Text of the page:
"Create in me a pure heart, O God, and renew a steadfast spirit within me." Psalm 51:10

Thursday, April 21, 2011

When You're Not All-Sufficient

No one would believe I’m a perfectionist by looking at my kitchen counter.

Paper piles of important notices and special offers, graded homework, statements and other items that need attention permeate the landscape like the dandelions multiplying in my yard. Procrastination reigns as I continue to stack paper atop paper until one of two things happens: I'm unable to cook dinner due to lack of counter space or I’m expecting a guest whom I wish to impress with my clean countertops. In any case, I focus on the task of paper sorting and end up purging most of it because deadlines have passed and I missed the party, function or special buy on that nifty item I knew I needed.  If it takes me five or 10 minutes to discard that mess, why do I avoid the process? I’ll tell you why.  As a frustrated perfectionist, if I can’t do it right, I won’t even begin the project.
I know this about myself; my kids know it; my husband knows it. They claim I like things done a certain way…my way!  I’ve attempted to disguise it, but apparently, this trait has leaked out anyway. I suppose they experienced some sort of epiphany like I did recently. I was driving one morning, praying out loud in my typical fashion, bemoaning my poor spiritual influence as a parent. “I’m not a good enough role model for my kids. I’m missing teaching moments. I should create more spiritual moments. I’m not all sufficient.”  The moment I breathed that last sentence, God switched the light on inside my brain. Annette, you’re not supposed to be all-sufficient. I’m the All-Sufficient One. Oh yeah. Sigh. Relief. What in the world have I been doing, trying to take God’s place?  Trying to be everything for my kids? I’ve put so much pressure on myself for their spiritual well-being that I’ve neglected to trust God with my failings, my utter lack, my incapability to be their All.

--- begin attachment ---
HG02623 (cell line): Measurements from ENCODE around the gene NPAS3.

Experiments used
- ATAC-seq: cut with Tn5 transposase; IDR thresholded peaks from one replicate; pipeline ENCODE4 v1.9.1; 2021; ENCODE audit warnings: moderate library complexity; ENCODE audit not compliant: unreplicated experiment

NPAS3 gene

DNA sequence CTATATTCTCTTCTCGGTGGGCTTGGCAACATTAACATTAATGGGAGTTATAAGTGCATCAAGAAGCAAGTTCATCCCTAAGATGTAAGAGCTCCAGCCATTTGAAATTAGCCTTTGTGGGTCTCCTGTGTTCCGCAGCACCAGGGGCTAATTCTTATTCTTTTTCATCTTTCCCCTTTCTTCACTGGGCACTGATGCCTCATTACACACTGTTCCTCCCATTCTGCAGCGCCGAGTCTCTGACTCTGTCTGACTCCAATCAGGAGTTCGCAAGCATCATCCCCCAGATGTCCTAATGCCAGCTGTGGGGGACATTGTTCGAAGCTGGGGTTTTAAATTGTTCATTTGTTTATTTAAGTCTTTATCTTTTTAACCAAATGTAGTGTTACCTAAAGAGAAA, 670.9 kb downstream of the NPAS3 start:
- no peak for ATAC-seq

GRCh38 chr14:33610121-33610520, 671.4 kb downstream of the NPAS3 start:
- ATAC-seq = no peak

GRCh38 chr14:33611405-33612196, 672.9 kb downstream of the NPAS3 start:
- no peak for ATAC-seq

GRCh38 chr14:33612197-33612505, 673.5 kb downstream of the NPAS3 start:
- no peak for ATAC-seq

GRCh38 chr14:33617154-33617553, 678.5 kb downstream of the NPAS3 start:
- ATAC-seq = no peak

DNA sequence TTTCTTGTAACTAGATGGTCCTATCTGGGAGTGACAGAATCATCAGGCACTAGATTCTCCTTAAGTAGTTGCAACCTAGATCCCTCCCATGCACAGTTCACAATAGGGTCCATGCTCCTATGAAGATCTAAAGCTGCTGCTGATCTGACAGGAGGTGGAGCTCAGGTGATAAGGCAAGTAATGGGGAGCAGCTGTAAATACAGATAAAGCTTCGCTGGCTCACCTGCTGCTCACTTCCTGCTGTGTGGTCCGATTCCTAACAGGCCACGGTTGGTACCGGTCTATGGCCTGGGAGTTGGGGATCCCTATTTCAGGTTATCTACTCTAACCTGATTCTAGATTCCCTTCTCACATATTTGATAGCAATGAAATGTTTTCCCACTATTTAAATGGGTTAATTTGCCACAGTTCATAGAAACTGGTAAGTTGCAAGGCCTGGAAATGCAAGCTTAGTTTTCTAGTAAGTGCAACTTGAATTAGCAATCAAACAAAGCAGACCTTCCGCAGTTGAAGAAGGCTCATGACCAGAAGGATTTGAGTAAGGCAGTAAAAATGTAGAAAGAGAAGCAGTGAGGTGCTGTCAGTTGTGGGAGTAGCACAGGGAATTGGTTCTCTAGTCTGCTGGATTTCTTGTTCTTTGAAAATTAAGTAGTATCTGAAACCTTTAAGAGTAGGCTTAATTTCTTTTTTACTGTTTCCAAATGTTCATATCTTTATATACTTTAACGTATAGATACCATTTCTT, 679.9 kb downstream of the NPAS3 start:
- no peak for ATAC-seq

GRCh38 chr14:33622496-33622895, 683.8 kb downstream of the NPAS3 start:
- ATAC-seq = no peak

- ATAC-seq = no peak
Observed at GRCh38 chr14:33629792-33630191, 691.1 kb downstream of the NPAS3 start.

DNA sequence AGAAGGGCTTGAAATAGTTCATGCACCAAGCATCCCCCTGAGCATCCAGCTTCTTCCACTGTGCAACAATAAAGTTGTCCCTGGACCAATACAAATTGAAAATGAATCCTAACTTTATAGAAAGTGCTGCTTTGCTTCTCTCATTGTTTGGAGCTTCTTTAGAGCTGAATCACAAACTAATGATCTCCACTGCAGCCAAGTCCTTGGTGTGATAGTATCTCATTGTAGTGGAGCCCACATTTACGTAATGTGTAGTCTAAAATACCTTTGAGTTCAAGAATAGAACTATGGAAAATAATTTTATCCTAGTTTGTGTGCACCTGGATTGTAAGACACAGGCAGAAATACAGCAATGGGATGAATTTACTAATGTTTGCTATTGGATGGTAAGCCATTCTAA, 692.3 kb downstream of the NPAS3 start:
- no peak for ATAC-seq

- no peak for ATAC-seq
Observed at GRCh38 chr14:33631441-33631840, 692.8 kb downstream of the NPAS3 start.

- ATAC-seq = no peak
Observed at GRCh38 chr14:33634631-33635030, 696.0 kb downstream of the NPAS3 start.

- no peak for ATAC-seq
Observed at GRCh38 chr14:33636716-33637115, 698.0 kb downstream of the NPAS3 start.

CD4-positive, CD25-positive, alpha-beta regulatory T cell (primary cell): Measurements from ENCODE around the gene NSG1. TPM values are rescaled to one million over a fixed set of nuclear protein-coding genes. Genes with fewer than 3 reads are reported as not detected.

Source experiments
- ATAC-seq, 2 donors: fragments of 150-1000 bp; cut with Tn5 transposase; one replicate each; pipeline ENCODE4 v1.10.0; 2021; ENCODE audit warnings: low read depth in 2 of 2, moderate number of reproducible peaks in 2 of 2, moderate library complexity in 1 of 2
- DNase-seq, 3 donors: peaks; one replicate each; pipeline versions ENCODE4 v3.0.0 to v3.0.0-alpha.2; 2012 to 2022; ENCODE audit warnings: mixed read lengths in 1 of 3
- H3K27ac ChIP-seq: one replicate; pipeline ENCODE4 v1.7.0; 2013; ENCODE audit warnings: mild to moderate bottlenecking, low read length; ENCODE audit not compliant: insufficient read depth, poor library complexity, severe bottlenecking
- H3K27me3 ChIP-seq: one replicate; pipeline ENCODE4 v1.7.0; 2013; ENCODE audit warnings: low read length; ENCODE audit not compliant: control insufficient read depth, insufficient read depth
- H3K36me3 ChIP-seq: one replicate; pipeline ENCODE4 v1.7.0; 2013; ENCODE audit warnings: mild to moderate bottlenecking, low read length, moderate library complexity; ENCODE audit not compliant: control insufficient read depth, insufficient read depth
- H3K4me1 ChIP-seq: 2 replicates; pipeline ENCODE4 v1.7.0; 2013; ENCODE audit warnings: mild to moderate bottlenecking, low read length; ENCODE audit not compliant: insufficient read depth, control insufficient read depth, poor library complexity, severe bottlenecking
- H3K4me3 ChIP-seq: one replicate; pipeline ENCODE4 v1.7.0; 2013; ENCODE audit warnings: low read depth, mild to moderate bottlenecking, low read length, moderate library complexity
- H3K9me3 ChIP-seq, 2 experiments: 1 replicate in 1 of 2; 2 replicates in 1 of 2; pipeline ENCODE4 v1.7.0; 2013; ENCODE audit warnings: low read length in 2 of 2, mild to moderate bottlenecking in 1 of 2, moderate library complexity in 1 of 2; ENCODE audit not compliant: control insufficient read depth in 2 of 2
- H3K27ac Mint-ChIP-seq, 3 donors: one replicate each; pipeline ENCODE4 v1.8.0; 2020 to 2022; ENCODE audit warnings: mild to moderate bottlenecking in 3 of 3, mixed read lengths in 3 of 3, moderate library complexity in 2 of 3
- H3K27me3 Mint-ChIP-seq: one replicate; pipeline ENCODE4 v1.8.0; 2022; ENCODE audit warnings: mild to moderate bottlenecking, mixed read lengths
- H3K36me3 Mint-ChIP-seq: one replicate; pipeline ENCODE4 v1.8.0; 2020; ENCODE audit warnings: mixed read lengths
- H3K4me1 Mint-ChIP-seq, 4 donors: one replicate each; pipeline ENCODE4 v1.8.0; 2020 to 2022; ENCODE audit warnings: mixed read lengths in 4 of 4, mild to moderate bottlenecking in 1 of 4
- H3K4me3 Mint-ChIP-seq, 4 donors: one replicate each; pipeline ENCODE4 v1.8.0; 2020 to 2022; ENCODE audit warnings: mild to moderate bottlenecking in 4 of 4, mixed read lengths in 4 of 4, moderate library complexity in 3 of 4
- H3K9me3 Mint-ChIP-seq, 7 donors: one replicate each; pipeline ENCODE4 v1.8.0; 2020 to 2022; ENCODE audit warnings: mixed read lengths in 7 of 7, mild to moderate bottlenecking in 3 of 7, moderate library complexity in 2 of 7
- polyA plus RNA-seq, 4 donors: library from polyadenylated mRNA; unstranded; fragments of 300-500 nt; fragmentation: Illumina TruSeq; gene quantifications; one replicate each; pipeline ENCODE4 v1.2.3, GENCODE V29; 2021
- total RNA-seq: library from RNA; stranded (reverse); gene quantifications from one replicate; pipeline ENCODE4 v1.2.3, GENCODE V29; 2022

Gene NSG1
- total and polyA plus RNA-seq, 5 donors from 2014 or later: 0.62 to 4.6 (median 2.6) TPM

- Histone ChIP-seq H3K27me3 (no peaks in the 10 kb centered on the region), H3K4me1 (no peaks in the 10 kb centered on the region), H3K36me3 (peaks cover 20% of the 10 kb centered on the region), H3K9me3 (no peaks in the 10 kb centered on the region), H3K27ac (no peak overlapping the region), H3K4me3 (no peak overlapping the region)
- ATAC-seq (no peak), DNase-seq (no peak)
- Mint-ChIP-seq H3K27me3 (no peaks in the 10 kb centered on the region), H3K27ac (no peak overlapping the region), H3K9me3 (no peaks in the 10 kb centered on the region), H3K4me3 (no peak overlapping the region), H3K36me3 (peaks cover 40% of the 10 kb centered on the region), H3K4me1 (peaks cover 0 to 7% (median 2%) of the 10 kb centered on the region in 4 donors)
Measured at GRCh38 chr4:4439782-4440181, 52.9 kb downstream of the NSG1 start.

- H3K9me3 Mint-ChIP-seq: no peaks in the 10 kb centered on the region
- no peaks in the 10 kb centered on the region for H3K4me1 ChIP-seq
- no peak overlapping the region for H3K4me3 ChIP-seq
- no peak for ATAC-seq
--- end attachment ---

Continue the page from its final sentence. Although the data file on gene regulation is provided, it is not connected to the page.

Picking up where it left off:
I want God to be their Everything. He is the only One capable of being present at all times, in all ways, in all situations. He has all the answers; I don’t. Why am I trying to fill God’s slot in their lives? Is it the perfectionist in me that seeks my will for their lives? Doesn’t God know them better than I do since He created them?  My heart knows that, but I sure don’t parent that way. Most of the time, I assume I know best and spend time instructing God on the matter. I want to clue Him in on the plan I’ve concocted for their spiritual growth.
My plan doesn’t include pain, suffering or hardship. It includes nonrebellious living, no major sins and following God wholeheartedly. This would be laughable except that I really have prayed and hoped God would follow my will. Praying the alternative is not much fun…His will for them, not mine. I desire that my kids take the high road instead of the hard road. Taking the path of sin and moving away from God for years is not the life I would choose for them. Suffering through relationship pain, physical pain or emotional pain is not on my top ten list of things for them to experience.
I ponder my own road…salvation, growth, immaturity, love, marriage, hurt, heartbreak, suffering, pain, divorce, second chance, love, marriage, growth, maturity…How can I exempt my children from the ups and downs of life and their choices, when I myself faced pain and loss? That hurt and heartbreak forged my growth in Jesus and caused me to lean and trust in His sufficiency. I hope my story will lead them to Christ without having to experience willful living. But, maybe their story will include things I don’t wish for them in a million years. God alone knows what each of my children will experience in order to follow Him with their entire hearts. Still, I’m hesitant to pray His will for them because of the fear of the unknown. When Jesus prayed for God’s will, it cost His life.
This is the point in which my all-sufficiency takes over. Perhaps I can rig my own plan for their lives, one that doesn’t cost them anything. I recall that I’ve been attempting that for years now and keep failing. Even with my perfectionistic tendencies, I can’t be a perfect enough parent, role model, teacher. My children will make mistakes, choose poorly, experience pain, endure hardship, and I must trust and point them to the All-Sufficient One. His plan is perfect; His will be done…  

1 comment:

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